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Direct use pressure on the Great Barrier Reef World Heritage Area

Key finding

At a reef-wide scale, direct use of the region is a significant economic contributor and its impact on the Great Barrier Reef's Outstanding Universal Value (OUV) is projected to increase with population growth.

Great Barrier Reef (information applies statewide, map locations are for reference only)

The Great Barrier Reef continues to bring social and economic benefit to regional and national communities through direct use of reef resources. The future value of many uses depends on a healthy, intact ecosystem.

Fishing negatively impacts the Reef in a number of ways:

  • discarded catch
  • incidental catch of species of conservation concern
  • overfishing
  • illegal fishing.

Increasing port activities directly affect local areas; uncertainty remains around ecosystem effects of dredging and the disposal and re-suspension of dredge material.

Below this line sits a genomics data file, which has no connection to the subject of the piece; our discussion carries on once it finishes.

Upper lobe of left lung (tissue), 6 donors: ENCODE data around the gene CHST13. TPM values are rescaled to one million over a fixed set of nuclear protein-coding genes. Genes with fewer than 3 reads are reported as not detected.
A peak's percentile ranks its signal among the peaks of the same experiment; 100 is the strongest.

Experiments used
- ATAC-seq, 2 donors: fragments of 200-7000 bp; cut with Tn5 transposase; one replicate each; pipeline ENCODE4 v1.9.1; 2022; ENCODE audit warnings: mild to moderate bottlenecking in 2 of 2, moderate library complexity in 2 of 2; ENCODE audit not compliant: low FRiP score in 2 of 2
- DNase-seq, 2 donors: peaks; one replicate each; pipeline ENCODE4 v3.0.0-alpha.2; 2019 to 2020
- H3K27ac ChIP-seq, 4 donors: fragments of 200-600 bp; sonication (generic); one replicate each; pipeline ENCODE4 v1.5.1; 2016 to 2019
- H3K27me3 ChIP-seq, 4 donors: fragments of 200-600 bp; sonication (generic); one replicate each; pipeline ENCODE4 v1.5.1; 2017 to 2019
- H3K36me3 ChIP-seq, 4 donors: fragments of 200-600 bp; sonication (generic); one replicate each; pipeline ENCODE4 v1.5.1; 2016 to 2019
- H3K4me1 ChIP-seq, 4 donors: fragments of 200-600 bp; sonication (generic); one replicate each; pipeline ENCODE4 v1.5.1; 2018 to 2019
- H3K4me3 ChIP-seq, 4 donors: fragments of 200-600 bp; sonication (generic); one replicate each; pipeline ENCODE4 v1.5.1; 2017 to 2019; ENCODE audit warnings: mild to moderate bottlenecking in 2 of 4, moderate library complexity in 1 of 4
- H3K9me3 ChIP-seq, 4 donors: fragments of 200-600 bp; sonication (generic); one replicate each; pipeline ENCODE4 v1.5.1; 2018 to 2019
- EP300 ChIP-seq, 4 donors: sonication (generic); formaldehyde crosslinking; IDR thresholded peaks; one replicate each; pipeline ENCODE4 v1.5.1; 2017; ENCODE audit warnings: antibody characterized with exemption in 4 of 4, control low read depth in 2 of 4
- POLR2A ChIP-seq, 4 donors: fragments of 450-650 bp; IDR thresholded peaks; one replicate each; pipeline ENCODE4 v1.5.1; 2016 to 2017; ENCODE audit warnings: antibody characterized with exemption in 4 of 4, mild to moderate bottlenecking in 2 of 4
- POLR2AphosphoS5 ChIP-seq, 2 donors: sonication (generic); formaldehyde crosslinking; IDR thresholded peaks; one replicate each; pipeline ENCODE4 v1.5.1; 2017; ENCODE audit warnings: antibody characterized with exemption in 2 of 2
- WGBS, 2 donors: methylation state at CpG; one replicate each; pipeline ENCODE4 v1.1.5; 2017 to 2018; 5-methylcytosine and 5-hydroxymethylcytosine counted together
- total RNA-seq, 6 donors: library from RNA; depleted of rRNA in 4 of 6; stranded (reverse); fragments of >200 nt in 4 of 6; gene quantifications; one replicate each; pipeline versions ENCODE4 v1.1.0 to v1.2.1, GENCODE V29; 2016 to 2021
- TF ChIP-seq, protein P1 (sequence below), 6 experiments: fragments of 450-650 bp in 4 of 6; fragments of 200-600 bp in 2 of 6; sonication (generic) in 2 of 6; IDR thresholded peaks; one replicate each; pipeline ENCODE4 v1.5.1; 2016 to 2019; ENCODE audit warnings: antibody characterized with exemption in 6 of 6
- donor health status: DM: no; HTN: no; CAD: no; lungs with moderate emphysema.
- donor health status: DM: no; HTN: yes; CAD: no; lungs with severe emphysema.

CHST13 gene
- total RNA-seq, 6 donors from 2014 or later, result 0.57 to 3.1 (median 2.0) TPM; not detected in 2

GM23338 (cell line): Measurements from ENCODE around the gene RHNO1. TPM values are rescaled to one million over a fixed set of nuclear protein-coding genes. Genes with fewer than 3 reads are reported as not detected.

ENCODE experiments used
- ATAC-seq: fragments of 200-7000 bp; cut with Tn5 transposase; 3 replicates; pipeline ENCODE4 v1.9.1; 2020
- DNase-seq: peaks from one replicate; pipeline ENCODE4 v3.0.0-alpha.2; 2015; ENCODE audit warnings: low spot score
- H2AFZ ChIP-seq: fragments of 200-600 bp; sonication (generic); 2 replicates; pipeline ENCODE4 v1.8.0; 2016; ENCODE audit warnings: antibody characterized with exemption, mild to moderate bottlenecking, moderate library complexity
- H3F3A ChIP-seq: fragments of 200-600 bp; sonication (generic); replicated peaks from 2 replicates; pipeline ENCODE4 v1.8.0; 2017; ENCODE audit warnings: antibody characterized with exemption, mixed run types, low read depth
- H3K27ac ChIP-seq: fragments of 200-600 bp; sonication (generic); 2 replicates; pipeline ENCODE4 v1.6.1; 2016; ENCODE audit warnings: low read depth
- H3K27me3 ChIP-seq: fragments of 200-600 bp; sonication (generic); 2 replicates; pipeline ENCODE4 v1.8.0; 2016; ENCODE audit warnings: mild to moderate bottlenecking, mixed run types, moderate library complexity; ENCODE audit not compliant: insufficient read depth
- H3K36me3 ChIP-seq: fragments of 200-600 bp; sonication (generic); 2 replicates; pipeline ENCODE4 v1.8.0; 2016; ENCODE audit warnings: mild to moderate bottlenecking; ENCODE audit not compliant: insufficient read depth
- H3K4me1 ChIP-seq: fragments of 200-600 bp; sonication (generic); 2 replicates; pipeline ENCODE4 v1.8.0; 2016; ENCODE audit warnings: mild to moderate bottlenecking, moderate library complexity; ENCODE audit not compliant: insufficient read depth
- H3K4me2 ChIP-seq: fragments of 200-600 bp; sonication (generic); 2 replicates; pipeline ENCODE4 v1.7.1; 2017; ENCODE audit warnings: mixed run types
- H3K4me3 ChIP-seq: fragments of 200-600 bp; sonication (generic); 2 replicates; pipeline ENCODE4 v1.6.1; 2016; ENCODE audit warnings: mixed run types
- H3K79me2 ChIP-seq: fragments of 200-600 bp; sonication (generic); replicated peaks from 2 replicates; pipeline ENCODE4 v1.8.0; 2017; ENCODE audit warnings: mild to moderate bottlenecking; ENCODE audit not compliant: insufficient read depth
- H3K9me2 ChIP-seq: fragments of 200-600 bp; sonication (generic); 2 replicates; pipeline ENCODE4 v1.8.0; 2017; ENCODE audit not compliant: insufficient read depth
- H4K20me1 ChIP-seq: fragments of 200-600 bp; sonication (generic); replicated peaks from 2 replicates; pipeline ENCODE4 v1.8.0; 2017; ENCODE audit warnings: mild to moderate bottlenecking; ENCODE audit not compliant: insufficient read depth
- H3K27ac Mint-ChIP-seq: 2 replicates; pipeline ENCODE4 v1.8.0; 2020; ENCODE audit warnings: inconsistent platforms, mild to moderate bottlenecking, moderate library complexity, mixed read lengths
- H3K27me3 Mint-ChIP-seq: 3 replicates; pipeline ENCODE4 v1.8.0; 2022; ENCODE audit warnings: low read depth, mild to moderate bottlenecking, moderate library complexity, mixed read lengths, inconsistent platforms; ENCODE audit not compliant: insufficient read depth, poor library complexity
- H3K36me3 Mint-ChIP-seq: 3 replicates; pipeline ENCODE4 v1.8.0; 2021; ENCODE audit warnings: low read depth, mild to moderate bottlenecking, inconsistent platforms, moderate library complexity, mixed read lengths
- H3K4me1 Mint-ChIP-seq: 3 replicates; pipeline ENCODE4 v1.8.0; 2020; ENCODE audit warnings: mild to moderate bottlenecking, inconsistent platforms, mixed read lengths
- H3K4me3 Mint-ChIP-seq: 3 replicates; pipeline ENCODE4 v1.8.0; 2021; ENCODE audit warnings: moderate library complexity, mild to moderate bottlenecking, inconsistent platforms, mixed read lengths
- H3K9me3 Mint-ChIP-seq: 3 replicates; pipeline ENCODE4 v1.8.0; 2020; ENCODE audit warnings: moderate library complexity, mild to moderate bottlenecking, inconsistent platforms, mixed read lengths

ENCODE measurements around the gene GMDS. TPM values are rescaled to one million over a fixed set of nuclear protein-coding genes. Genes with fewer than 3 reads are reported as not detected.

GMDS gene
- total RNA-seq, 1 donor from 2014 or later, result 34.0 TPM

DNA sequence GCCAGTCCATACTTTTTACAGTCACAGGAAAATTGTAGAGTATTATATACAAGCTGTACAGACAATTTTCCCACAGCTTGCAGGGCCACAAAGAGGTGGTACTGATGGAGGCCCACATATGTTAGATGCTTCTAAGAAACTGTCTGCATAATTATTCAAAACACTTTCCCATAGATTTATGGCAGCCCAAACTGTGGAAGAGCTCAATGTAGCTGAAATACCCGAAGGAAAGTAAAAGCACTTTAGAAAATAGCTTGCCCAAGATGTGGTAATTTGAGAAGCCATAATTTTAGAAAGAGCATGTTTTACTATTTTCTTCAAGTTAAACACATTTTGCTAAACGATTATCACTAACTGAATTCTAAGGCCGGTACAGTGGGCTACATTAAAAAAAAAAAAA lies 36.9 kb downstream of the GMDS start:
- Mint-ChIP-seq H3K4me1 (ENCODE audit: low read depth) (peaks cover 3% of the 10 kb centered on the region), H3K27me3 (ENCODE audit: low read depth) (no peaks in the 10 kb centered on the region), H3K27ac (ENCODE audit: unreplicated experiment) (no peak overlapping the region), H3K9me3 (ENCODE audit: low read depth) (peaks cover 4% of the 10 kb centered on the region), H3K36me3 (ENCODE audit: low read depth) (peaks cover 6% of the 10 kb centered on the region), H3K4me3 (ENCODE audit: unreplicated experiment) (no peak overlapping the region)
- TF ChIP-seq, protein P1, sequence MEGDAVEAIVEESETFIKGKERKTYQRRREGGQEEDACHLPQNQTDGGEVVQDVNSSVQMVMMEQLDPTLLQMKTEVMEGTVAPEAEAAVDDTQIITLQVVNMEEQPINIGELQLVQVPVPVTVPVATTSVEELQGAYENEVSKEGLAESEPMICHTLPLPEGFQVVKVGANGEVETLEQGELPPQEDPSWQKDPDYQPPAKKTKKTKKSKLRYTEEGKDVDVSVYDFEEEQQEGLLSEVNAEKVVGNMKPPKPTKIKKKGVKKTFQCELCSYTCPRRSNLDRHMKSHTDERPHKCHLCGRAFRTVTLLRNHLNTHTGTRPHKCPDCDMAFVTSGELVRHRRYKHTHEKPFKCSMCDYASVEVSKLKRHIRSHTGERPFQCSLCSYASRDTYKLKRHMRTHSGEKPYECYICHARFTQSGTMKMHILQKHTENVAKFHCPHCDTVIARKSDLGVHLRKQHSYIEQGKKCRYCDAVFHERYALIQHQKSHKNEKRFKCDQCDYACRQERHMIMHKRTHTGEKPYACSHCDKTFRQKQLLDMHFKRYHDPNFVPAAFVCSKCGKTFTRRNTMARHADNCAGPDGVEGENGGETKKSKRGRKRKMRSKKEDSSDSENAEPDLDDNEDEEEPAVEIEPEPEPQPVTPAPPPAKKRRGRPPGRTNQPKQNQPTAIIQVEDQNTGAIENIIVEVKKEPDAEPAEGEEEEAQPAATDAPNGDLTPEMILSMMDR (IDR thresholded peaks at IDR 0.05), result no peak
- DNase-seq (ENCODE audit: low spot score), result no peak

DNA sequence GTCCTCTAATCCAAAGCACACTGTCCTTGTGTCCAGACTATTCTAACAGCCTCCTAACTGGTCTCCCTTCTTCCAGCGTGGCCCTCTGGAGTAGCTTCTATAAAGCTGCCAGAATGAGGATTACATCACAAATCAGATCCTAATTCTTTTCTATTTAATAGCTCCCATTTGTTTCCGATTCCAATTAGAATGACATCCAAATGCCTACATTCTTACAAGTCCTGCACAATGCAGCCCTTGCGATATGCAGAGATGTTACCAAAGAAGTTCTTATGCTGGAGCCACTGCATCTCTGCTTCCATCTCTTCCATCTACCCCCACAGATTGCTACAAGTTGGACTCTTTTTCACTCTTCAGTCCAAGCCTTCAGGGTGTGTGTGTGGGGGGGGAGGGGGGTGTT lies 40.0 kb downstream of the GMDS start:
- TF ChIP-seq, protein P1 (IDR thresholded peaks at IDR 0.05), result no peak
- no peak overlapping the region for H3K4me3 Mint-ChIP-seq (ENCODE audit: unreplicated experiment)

Uses such as fishing and ports affect some attributes that contribute to the OUV of the World Heritage area.

Heritage values are affected by physical damage and pollution as a result of direct use.

Indigenous heritage values are especially vulnerable to depletions in culturally significant species and to incompatible uses in sea country areas.

Increasing regional populations and economic development will likely increase direct use and therefore the potential for impacts to both the Reef’s ecosystem and its heritage values.

More information:

Indicator: Direct use

Direct use pressure on the Great Barrier Reef World Heritage Area as reported in the Great Barrier Reef Outlook Report 2014.

Condition dial — grade 3 (Good) on a 1–4 scale

See also: Great Barrier Reef World Heritage assessment summary.

Last updated 23 June 2020